Fairy tale magic was in the air on July 27. A long time ago, while Debbie Gibson taught me how to have "love only in my dreams" and Bon Jovi gave me lessons on how to "live on a prayer," Bruce Springsteen unleashed the fact I do not always have to be proud of my country through "Born in the U.S.A." Granted I was only six when I first listened to this protest song, but the lyrics still hold true and shape some of my writings. So when my brother asked me if I wanted to see the Boss at Giant Stadium, I felt my childhood reflect back to the day I first listened to the Born in the U.S.A. album on my cassette player. How could I say no.
Of course I admit, I did go through my non-Boss liking phase. He wasn't always in the
forefront of my mind as my favorite Jersey boy. The Jov was more of my cup of tea for a while, until he metamorphed himself into a new image. BRUCE never did that and never had to. While ABBA, the Bee Gees and other grotesque disco polluted the airwaves, Springsteen, Tom Petty and Bob Seger were rescuing rock with their songs that told stories of love and struggle. Springsteen's songs particularly struck the chord of understanding with the Blue collar workers, the salts of the Earth. His honest words and common values have kept him in a league higher than any other performer.
We tailgated before going into the Stadium. The parking lot was filled with local and out of town Jerseyians, young and old. People even from overseas were in our lot area. A generational family was next to us. Grandparents, parents, children and grand-children. It was a beautiful site. Everyone bonding over the same purpose. I can hear various live versions of "Jersey Girl," as I sizzled the meat on the grill. I don't remember feeling like a giddy girl for seeing a band such as this since maybe my one and only Phish concert (2/24/03).
After eating our grizzled grub, we ventured past the porto-potties to make our way into the Stadium. BRUCE excitement was everywhere not to mention lots of drunk people. I felt like I was at a huge family reunion. Everyone is waiting for the big important relative to tell us something important. While waiting for that moment, the Yankee game was on. We heard constant cheers of LET'S GO YANKEES, which were then followed by LET'S GO BOSTON, which of course were followed by BOSTON SUCKS. But before the lights went down, the NY fans retaliated even more with LET'S GO GIANTS (although the season doesn't start until Sept. 4).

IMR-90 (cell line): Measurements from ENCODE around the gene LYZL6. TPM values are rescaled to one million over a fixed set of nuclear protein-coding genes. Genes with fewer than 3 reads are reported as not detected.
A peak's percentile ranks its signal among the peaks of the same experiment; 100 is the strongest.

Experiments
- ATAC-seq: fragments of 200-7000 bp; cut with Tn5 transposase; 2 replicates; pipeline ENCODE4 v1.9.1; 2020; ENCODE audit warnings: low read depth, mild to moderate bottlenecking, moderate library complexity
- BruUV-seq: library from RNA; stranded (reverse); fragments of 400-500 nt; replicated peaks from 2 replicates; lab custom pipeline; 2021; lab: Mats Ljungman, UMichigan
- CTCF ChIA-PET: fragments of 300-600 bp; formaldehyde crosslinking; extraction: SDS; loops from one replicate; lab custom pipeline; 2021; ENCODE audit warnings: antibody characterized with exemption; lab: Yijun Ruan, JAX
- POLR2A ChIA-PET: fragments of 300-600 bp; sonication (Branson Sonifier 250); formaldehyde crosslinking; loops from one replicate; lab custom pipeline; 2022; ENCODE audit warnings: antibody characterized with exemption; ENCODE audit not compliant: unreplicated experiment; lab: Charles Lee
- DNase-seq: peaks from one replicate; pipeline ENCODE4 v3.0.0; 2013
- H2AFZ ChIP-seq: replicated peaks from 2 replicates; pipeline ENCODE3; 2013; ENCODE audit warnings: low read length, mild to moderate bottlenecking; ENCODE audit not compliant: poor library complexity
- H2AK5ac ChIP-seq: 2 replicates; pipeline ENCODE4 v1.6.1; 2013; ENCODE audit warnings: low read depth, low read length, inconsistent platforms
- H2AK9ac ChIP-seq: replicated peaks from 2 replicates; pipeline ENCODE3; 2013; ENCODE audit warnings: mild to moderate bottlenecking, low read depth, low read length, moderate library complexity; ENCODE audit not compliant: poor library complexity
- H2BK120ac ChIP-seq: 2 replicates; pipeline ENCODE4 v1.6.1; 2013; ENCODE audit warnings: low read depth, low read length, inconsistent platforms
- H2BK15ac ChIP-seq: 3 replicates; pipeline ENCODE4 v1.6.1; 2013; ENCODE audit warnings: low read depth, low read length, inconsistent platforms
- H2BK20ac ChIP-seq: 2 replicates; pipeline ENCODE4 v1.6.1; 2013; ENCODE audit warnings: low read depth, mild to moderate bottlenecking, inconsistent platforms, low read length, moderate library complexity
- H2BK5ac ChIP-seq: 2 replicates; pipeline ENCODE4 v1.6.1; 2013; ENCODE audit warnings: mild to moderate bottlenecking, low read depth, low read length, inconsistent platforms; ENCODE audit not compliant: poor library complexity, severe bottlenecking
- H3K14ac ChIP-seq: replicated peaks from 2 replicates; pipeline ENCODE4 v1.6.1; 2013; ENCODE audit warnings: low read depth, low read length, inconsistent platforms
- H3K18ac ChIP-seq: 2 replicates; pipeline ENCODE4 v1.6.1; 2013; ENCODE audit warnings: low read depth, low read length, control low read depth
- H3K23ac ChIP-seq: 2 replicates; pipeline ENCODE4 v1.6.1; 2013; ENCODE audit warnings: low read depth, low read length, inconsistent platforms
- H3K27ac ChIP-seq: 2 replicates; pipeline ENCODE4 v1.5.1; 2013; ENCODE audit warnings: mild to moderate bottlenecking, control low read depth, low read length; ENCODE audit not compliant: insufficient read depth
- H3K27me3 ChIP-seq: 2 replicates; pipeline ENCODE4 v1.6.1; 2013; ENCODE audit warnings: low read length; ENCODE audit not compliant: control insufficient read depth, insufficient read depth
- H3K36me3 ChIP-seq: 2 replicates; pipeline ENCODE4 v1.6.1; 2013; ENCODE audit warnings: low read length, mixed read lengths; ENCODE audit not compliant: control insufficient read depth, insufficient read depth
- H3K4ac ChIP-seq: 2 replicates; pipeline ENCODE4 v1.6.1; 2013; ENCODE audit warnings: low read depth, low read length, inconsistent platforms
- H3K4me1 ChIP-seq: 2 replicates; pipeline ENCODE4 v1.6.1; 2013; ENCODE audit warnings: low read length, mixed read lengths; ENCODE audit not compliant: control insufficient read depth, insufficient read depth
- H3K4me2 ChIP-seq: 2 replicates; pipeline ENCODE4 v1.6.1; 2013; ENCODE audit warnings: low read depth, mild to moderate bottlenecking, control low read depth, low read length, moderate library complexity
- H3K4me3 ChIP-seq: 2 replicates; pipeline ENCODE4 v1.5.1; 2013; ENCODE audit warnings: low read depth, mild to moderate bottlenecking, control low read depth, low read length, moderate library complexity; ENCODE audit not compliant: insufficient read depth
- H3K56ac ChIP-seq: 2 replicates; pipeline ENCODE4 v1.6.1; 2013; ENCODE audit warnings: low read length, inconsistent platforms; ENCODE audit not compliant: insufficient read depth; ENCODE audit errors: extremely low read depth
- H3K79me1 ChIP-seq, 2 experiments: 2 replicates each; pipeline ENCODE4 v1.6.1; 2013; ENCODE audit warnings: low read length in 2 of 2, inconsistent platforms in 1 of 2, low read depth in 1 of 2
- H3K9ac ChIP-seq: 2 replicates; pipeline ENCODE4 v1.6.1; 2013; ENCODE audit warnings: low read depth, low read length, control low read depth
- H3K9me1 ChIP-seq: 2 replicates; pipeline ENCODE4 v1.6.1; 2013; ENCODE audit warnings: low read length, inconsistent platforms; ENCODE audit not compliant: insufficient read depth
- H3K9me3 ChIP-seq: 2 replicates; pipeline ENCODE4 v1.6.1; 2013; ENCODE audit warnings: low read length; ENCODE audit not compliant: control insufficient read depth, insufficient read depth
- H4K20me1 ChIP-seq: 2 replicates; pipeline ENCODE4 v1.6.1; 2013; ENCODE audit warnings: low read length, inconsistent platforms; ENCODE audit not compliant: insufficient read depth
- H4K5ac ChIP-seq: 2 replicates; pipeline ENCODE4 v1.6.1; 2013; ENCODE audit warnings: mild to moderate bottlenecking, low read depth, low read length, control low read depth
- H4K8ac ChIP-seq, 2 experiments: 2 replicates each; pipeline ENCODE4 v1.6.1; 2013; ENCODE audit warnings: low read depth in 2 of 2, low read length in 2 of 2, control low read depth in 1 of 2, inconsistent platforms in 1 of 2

After an hour delay, we all assumed was due to the rain not the Yankee game, BRUCE and the E-Street Band went right into "Tenth Avenue Freeze-Out," "Radio Nowhere," "Lonesome Day," "No Surrender," "Adam Raised a Cain" and "Spirit in the Night." I was enthralled by his energy and ability to go into song after song after song after song.
During "Lonesome Day," BRUCE collected poster-board sized requests from the people in the front rows. While singing "Spirit in the Night," BRUCE allowed a lucky little lady to kiss him on his cheek. Every time the camera went on Steven Van Zandt, I screamed, "Silvio!"
They shredded into "Summertime Blues." The Boss introduced his wife Patti Scialfa, before they harmonized "Brilliant Disguise" together and "Atlantic City" soon followed. Now it was time for BRUCE to finally get to the requests. A ten-year old girl by the name of Rosie requested "Growin' Up." The Boss commented to Rosie how he wrote that song, "A quarter of a century before you were born. When your daddy was a wink in your mommy's eye."
Other requests of the night were "Janey don't You Lose Your Heart," "I'll Work for Your Love," "Working on the Highway" and "Bobby Jean"(one of the encores). Before going into "The Rising," BRUCE dedicated the song to Obama. Besides doing his hits, he did recent songs from his new album Magic.
His encores lead him well beyond the 11 o'clock mark. During "Born to Run," the lights went on, but the band continued into "Dancing in the Dark." The Stadium and I were all dancing like Courtney Cox. The lights went back down before "American Land." I guess the Stadium techies realized, the Boss is in charge for the night, and he will tell them when the night is over.
After a three and a half hour set with no intermission, BRUCE and the E Street Band ended the night on a fairy tale note, since it started with one, by doing "Rosalita." Thus, also ending my fairy tale, of now living happily ever after seeing one of the greatest shows ever at Giant Stadium before the wrecking ball commences.
Other songs in the set were: "Youngstown," "Murder Incorporated," "The Promised Land," "Livin' in the Future," "Mary's Place," "Tunnel of Love," "Last to Die," "Long Walk Home," "Badlands." Encores: "Girls in their Summer Clothes," "Jungleland," "Born to Run," "Bobby Jean," "Dancing in the Dark," "American Land," "Rosalita."
By Lori who urges everyone, whether a fan or not, to see BRUCE and see why his shows are such a phenomenon. It is an experience like no other and this is coming from someone who has seen more shows than you can imagine from various genres and cultures. Concert Junkie forever.